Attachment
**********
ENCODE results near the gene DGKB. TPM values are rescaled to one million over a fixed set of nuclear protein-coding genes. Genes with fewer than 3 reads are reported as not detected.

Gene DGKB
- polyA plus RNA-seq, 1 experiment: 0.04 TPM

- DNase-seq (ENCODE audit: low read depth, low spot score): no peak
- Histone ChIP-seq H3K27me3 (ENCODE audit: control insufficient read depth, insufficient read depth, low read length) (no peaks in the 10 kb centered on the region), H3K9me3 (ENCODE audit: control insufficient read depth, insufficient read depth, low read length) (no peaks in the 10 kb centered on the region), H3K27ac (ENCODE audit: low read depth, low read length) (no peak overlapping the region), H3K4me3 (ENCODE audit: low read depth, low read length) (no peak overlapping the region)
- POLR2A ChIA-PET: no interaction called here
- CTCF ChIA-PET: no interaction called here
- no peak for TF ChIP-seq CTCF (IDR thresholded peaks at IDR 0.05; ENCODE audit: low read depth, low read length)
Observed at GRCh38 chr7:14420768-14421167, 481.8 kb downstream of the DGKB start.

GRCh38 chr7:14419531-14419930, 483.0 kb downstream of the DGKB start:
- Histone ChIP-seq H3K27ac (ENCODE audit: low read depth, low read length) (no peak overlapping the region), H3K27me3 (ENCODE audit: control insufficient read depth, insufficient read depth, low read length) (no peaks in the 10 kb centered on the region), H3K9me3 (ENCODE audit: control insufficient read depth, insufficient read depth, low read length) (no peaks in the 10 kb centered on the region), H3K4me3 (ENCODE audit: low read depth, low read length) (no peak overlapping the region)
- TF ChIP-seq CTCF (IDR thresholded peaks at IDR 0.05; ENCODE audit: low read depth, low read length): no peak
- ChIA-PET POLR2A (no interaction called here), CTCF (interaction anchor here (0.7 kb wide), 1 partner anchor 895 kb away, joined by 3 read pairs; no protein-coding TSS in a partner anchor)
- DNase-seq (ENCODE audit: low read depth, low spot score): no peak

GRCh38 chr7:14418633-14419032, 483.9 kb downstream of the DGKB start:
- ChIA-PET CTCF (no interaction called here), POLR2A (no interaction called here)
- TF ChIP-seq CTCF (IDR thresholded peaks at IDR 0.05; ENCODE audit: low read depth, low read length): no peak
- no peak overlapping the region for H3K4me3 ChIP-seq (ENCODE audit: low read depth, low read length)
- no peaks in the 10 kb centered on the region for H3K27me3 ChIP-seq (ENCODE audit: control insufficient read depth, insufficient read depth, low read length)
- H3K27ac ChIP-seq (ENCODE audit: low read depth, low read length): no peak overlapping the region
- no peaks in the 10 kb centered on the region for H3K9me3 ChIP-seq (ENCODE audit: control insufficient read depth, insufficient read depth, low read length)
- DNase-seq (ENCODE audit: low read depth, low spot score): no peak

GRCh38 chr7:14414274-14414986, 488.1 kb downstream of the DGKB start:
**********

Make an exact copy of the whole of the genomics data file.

ENCODE results near the gene DGKB. TPM values are rescaled to one million over a fixed set of nuclear protein-coding genes. Genes with fewer than 3 reads are reported as not detected.

Gene DGKB
- polyA plus RNA-seq, 1 experiment: 0.04 TPM

- DNase-seq (ENCODE audit: low read depth, low spot score): no peak
- Histone ChIP-seq H3K27me3 (ENCODE audit: control insufficient read depth, insufficient read depth, low read length) (no peaks in the 10 kb centered on the region), H3K9me3 (ENCODE audit: control insufficient read depth, insufficient read depth, low read length) (no peaks in the 10 kb centered on the region), H3K27ac (ENCODE audit: low read depth, low read length) (no peak overlapping the region), H3K4me3 (ENCODE audit: low read depth, low read length) (no peak overlapping the region)
- POLR2A ChIA-PET: no interaction called here
- CTCF ChIA-PET: no interaction called here
- no peak for TF ChIP-seq CTCF (IDR thresholded peaks at IDR 0.05; ENCODE audit: low read depth, low read length)
Observed at GRCh38 chr7:14420768-14421167, 481.8 kb downstream of the DGKB start.

GRCh38 chr7:14419531-14419930, 483.0 kb downstream of the DGKB start:
- Histone ChIP-seq H3K27ac (ENCODE audit: low read depth, low read length) (no peak overlapping the region), H3K27me3 (ENCODE audit: control insufficient read depth, insufficient read depth, low read length) (no peaks in the 10 kb centered on the region), H3K9me3 (ENCODE audit: control insufficient read depth, insufficient read depth, low read length) (no peaks in the 10 kb centered on the region), H3K4me3 (ENCODE audit: low read depth, low read length) (no peak overlapping the region)
- TF ChIP-seq CTCF (IDR thresholded peaks at IDR 0.05; ENCODE audit: low read depth, low read length): no peak
- ChIA-PET POLR2A (no interaction called here), CTCF (interaction anchor here (0.7 kb wide), 1 partner anchor 895 kb away, joined by 3 read pairs; no protein-coding TSS in a partner anchor)
- DNase-seq (ENCODE audit: low read depth, low spot score): no peak

GRCh38 chr7:14418633-14419032, 483.9 kb downstream of the DGKB start:
- ChIA-PET CTCF (no interaction called here), POLR2A (no interaction called here)
- TF ChIP-seq CTCF (IDR thresholded peaks at IDR 0.05; ENCODE audit: low read depth, low read length): no peak
- no peak overlapping the region for H3K4me3 ChIP-seq (ENCODE audit: low read depth, low read length)
- no peaks in the 10 kb centered on the region for H3K27me3 ChIP-seq (ENCODE audit: control insufficient read depth, insufficient read depth, low read length)
- H3K27ac ChIP-seq (ENCODE audit: low read depth, low read length): no peak overlapping the region
- no peaks in the 10 kb centered on the region for H3K9me3 ChIP-seq (ENCODE audit: control insufficient read depth, insufficient read depth, low read length)
- DNase-seq (ENCODE audit: low read depth, low spot score): no peak

GRCh38 chr7:14414274-14414986, 488.1 kb downstream of the DGKB start: